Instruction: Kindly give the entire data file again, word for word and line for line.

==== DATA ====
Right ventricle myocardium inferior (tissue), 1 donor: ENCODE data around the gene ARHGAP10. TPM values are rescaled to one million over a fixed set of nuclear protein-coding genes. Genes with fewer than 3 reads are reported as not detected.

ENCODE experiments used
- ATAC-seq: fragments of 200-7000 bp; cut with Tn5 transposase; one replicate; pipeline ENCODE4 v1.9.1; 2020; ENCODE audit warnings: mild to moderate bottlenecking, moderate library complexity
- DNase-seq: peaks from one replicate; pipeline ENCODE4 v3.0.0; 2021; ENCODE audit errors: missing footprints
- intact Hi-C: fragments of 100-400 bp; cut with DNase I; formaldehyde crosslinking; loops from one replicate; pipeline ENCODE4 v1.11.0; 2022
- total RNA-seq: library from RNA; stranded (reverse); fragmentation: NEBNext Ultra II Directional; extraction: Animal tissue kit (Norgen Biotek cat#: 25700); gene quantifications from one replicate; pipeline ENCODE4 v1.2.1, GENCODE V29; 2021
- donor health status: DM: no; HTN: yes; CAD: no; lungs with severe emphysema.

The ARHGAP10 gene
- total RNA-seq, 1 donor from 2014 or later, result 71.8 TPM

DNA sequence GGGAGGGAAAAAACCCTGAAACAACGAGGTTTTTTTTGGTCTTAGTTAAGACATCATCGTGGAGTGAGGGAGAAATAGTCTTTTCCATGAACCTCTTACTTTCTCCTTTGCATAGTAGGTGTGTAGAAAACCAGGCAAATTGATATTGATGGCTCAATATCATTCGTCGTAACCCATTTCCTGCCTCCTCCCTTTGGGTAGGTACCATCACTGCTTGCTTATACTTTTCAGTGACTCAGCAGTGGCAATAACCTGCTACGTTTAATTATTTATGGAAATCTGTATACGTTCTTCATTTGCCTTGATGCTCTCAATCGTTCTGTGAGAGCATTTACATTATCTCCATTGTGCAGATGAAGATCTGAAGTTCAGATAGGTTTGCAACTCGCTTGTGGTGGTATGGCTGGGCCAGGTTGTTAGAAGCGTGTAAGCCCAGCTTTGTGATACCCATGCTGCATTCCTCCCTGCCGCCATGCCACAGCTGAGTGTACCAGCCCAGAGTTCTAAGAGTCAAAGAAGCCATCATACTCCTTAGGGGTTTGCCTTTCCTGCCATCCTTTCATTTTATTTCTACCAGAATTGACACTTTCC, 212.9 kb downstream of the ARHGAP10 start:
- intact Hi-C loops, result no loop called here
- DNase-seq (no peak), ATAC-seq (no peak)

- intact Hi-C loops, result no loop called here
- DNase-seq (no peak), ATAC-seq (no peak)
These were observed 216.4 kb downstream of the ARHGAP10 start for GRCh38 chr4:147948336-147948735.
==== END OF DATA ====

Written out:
Right ventricle myocardium inferior (tissue), 1 donor: ENCODE data around the gene ARHGAP10. TPM values are rescaled to one million over a fixed set of nuclear protein-coding genes. Genes with fewer than 3 reads are reported as not detected.

ENCODE experiments used
- ATAC-seq: fragments of 200-7000 bp; cut with Tn5 transposase; one replicate; pipeline ENCODE4 v1.9.1; 2020; ENCODE audit warnings: mild to moderate bottlenecking, moderate library complexity
- DNase-seq: peaks from one replicate; pipeline ENCODE4 v3.0.0; 2021; ENCODE audit errors: missing footprints
- intact Hi-C: fragments of 100-400 bp; cut with DNase I; formaldehyde crosslinking; loops from one replicate; pipeline ENCODE4 v1.11.0; 2022
- total RNA-seq: library from RNA; stranded (reverse); fragmentation: NEBNext Ultra II Directional; extraction: Animal tissue kit (Norgen Biotek cat#: 25700); gene quantifications from one replicate; pipeline ENCODE4 v1.2.1, GENCODE V29; 2021
- donor health status: DM: no; HTN: yes; CAD: no; lungs with severe emphysema.

The ARHGAP10 gene
- total RNA-seq, 1 donor from 2014 or later, result 71.8 TPM

DNA sequence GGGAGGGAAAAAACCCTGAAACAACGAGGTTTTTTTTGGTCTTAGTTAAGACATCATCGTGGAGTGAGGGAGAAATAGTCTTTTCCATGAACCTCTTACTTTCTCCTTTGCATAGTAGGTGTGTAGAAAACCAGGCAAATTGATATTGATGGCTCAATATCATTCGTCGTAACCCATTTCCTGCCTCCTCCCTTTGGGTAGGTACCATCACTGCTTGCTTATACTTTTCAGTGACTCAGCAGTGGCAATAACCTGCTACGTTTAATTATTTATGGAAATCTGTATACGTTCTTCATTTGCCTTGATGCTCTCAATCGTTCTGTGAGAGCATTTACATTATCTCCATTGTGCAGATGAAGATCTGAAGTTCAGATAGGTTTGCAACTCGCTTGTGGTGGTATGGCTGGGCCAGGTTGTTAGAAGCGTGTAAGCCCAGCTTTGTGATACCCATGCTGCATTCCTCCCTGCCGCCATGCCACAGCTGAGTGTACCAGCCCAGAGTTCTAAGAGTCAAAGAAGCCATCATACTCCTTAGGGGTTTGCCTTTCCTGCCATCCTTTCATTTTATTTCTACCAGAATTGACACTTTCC, 212.9 kb downstream of the ARHGAP10 start:
- intact Hi-C loops, result no loop called here
- DNase-seq (no peak), ATAC-seq (no peak)

- intact Hi-C loops, result no loop called here
- DNase-seq (no peak), ATAC-seq (no peak)
These were observed 216.4 kb downstream of the ARHGAP10 start for GRCh38 chr4:147948336-147948735.